More Hef: Playboy Comedy, Comedians and Cartoons
Thanks to a Facebook post by Mort Gerberg yesterday I was alerted to this brand new book published in late August by Beaufort Books, Playboy Laughs: The Comedy, Comedians and Cartoons of Playboy. According to Mr. Gerberg, the book includes interviews with Arnold Roth, Jules Feiffer, Mike Williams, Don Orehek, Al Jaffee and Mr. Gerberg.
Stephen Nadler over at Attempted Bloggery continues providing a look into New Yorker cartoon auction art and ephemera. Today it’s sheet music from Murray Anderson’s 1929 Almanac (and an Arno Camel ad in the show’s Playbill). Scroll on down the post and you’ll see an auctioned Eldon Dedini original and an incredible horde of originals for a 1937 Macy’s ad campaign by Gregory d’Allesio. Fascinating stuff all. See it here.
“All cartoonists are geniuses, but Arnold Roth is especially so. The first time I saw a Roth drawing, I was zapped…A superabundant creative spirit surges through a Roth drawing like electricity; the lines sizzle.”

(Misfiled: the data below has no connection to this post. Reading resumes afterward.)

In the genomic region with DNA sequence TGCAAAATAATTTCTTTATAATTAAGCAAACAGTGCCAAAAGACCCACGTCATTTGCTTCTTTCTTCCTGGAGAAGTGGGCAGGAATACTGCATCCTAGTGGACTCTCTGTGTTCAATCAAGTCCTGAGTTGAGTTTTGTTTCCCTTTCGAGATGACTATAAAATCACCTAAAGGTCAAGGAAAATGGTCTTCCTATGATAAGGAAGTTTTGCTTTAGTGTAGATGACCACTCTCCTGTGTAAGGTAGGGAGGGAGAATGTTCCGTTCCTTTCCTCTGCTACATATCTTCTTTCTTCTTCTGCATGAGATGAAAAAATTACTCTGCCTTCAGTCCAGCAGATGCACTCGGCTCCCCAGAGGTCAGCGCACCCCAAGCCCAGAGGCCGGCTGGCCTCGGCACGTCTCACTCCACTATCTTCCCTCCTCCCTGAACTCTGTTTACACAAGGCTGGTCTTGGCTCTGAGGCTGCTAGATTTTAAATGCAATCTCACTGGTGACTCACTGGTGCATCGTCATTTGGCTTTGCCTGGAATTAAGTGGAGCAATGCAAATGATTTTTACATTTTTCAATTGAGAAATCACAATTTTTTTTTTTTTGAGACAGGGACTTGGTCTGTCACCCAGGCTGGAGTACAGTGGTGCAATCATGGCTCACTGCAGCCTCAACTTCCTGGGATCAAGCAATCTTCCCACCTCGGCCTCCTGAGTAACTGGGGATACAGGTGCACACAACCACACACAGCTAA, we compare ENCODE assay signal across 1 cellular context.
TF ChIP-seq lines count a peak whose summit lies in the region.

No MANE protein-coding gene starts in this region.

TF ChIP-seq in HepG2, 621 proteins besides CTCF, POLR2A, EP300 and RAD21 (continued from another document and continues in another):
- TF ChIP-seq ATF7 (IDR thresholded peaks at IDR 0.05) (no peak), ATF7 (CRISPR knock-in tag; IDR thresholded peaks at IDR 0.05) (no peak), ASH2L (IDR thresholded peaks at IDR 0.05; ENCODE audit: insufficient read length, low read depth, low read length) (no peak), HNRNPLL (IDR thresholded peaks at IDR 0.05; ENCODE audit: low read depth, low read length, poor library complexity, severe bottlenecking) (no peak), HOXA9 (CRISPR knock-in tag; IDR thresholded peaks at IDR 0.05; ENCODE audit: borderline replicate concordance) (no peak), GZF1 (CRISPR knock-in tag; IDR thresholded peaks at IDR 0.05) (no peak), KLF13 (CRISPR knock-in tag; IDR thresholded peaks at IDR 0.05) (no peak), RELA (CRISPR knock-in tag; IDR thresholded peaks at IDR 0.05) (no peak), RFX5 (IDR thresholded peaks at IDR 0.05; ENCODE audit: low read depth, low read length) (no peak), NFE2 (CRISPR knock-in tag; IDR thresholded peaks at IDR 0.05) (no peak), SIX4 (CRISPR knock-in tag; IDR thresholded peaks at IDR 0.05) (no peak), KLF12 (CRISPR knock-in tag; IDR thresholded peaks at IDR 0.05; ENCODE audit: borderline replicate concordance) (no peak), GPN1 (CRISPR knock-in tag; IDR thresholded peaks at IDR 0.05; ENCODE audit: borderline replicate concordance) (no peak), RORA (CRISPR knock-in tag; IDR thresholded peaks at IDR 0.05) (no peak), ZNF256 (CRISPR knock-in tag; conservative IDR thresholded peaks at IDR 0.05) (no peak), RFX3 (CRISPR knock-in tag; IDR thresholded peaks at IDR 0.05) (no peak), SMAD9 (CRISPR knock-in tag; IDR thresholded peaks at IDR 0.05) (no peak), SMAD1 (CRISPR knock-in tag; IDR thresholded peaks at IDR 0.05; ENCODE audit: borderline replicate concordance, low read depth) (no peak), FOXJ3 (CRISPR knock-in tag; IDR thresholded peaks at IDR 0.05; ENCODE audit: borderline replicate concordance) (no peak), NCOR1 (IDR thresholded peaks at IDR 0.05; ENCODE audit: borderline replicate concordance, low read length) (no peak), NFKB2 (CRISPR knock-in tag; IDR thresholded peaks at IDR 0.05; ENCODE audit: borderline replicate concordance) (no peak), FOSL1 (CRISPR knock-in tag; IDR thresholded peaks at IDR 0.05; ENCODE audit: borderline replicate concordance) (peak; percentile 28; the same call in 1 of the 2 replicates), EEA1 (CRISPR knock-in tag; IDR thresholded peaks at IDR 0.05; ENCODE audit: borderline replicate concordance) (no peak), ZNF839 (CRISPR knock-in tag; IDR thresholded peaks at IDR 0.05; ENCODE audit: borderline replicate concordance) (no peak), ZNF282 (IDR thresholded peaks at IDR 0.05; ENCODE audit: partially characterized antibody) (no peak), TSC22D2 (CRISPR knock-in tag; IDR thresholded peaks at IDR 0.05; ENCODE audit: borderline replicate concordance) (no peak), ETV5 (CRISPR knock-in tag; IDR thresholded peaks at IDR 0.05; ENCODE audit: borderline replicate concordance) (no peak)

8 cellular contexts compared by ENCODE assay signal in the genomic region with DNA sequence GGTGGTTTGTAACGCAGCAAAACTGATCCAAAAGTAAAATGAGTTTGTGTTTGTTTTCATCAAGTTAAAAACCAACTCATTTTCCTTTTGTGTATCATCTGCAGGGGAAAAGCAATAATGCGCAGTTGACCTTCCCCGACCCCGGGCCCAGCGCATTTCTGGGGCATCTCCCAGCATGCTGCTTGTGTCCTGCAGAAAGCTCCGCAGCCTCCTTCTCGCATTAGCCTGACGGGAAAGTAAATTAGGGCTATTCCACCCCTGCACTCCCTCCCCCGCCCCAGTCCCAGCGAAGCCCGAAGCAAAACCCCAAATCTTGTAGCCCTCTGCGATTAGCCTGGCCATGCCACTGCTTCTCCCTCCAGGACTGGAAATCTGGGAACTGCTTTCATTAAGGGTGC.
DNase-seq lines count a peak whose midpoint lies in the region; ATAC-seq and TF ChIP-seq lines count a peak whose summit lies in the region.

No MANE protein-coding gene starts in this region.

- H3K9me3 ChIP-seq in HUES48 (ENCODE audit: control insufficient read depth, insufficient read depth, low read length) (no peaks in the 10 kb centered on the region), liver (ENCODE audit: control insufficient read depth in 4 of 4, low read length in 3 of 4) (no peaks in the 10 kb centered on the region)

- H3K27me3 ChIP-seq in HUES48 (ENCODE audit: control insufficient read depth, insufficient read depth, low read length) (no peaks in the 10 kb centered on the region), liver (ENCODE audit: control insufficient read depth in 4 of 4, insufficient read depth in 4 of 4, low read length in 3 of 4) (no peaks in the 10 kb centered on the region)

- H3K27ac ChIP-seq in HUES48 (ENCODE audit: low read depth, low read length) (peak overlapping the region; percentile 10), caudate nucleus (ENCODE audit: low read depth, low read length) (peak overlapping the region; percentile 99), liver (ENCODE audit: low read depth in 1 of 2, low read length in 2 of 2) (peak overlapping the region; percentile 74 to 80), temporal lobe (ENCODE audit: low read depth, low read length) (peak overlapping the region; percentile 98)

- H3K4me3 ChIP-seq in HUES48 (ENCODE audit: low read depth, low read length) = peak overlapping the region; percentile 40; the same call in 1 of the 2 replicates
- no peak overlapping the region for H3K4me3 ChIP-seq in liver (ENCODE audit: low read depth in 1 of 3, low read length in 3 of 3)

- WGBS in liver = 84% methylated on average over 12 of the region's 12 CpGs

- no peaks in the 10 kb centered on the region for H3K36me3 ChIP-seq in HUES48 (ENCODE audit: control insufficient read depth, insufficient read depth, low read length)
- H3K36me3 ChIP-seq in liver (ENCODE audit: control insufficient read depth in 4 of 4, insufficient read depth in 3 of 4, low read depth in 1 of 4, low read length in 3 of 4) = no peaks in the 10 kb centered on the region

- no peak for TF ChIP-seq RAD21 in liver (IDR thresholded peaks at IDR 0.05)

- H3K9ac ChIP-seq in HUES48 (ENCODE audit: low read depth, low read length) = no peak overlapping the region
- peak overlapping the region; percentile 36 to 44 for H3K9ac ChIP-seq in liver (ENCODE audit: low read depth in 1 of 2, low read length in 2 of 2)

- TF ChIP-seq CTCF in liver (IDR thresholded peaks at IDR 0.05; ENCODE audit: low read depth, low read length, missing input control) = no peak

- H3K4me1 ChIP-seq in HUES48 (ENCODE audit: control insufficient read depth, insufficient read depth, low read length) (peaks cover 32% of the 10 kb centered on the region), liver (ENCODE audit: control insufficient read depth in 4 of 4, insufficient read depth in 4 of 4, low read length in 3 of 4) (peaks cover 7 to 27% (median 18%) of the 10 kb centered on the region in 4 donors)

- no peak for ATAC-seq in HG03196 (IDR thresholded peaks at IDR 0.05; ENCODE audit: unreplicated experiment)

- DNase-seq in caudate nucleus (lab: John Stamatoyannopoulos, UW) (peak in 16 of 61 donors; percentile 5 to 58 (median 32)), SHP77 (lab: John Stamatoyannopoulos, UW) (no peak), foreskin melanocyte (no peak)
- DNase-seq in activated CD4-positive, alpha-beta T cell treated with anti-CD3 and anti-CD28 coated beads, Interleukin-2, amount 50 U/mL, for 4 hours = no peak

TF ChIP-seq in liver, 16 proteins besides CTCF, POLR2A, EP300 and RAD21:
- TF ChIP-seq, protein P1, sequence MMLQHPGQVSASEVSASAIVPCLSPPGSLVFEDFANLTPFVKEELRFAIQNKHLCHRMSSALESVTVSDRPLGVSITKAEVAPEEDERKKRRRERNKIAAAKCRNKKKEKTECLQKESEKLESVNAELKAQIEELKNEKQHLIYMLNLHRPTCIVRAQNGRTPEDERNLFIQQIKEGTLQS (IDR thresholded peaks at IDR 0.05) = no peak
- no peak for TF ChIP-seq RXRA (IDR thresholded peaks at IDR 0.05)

— From John Updike’s introduction to Poor Arnold’s Almanac (Fantagraphic Books, 1998).
I’ve been running into Arnold Roth at cartoonist gatherings for about forty years, but it wasn’t until the other day that I heard him mention the covers he created for John Updike’s trio of Bech books, Bech: A Book (published in 1970), Bech Is Back (1982) and Bech at Bay (1998). We continued the subject a few days later over the telephone. Mr. Roth was in his Manhattan studio.
Michael Maslin: Did you ever meet Updike?
Arnold Roth: Yes, we were at a party on Madison Avenue before they put up all the high rises, and we were on the roof; there are still a few left here and there, with the chimneys. I was up there because I was smoking — which I still do. Caroline, my wife, appeared with him and he said he was very glad to meet me — I was astonished.
And then, one year we invited him to the National Cartoonists Society Christmas party. He sat at the president’s table with Mel Lazarus [creator of the comic strips ‘Momma’ and ‘Miss Peach’]. But I did get to chat with him and I met his wife. But mostly it was done through letters and [laughs] very quick phone calls.
In addition to the three covers I did, I did various other drawings for him…two or three personal Christmas cards. I was also involved in those very small printings with hand set type…monographs. I did additional drawings for them. I did send him all the original drawings [of the Bech covers] and he was very nice and gracious and accepted them.